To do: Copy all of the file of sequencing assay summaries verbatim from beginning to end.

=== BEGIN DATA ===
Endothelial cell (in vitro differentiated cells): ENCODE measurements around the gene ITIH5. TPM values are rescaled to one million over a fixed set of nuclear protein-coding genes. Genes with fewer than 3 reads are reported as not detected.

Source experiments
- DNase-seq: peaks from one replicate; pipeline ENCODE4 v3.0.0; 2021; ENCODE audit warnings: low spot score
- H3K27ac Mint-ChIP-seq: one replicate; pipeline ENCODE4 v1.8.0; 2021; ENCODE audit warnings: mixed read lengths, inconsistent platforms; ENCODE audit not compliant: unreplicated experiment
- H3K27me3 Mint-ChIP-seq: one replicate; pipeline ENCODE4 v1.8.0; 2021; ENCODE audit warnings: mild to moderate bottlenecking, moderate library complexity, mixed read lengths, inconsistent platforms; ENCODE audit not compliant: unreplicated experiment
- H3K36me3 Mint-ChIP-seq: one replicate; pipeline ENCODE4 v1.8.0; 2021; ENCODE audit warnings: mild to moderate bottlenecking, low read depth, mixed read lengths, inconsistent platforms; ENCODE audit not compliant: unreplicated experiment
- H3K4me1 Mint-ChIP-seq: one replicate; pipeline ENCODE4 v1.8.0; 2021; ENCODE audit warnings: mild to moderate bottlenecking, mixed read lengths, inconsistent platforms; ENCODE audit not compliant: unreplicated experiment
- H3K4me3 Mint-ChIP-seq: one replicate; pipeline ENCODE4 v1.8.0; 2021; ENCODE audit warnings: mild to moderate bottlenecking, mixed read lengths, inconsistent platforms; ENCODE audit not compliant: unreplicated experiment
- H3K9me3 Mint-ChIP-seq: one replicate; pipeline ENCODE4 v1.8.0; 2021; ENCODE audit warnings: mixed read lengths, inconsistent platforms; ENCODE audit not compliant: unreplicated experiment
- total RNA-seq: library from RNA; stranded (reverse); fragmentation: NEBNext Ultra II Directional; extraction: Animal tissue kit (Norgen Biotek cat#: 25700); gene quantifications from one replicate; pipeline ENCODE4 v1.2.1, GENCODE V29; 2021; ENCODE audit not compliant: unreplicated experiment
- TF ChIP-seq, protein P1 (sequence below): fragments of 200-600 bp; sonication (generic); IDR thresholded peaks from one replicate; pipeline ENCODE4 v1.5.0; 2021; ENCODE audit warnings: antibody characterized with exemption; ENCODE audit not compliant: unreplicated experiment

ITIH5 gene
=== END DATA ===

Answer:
Endothelial cell (in vitro differentiated cells): ENCODE measurements around the gene ITIH5. TPM values are rescaled to one million over a fixed set of nuclear protein-coding genes. Genes with fewer than 3 reads are reported as not detected.

Source experiments
- DNase-seq: peaks from one replicate; pipeline ENCODE4 v3.0.0; 2021; ENCODE audit warnings: low spot score
- H3K27ac Mint-ChIP-seq: one replicate; pipeline ENCODE4 v1.8.0; 2021; ENCODE audit warnings: mixed read lengths, inconsistent platforms; ENCODE audit not compliant: unreplicated experiment
- H3K27me3 Mint-ChIP-seq: one replicate; pipeline ENCODE4 v1.8.0; 2021; ENCODE audit warnings: mild to moderate bottlenecking, moderate library complexity, mixed read lengths, inconsistent platforms; ENCODE audit not compliant: unreplicated experiment
- H3K36me3 Mint-ChIP-seq: one replicate; pipeline ENCODE4 v1.8.0; 2021; ENCODE audit warnings: mild to moderate bottlenecking, low read depth, mixed read lengths, inconsistent platforms; ENCODE audit not compliant: unreplicated experiment
- H3K4me1 Mint-ChIP-seq: one replicate; pipeline ENCODE4 v1.8.0; 2021; ENCODE audit warnings: mild to moderate bottlenecking, mixed read lengths, inconsistent platforms; ENCODE audit not compliant: unreplicated experiment
- H3K4me3 Mint-ChIP-seq: one replicate; pipeline ENCODE4 v1.8.0; 2021; ENCODE audit warnings: mild to moderate bottlenecking, mixed read lengths, inconsistent platforms; ENCODE audit not compliant: unreplicated experiment
- H3K9me3 Mint-ChIP-seq: one replicate; pipeline ENCODE4 v1.8.0; 2021; ENCODE audit warnings: mixed read lengths, inconsistent platforms; ENCODE audit not compliant: unreplicated experiment
- total RNA-seq: library from RNA; stranded (reverse); fragmentation: NEBNext Ultra II Directional; extraction: Animal tissue kit (Norgen Biotek cat#: 25700); gene quantifications from one replicate; pipeline ENCODE4 v1.2.1, GENCODE V29; 2021; ENCODE audit not compliant: unreplicated experiment
- TF ChIP-seq, protein P1 (sequence below): fragments of 200-600 bp; sonication (generic); IDR thresholded peaks from one replicate; pipeline ENCODE4 v1.5.0; 2021; ENCODE audit warnings: antibody characterized with exemption; ENCODE audit not compliant: unreplicated experiment

ITIH5 gene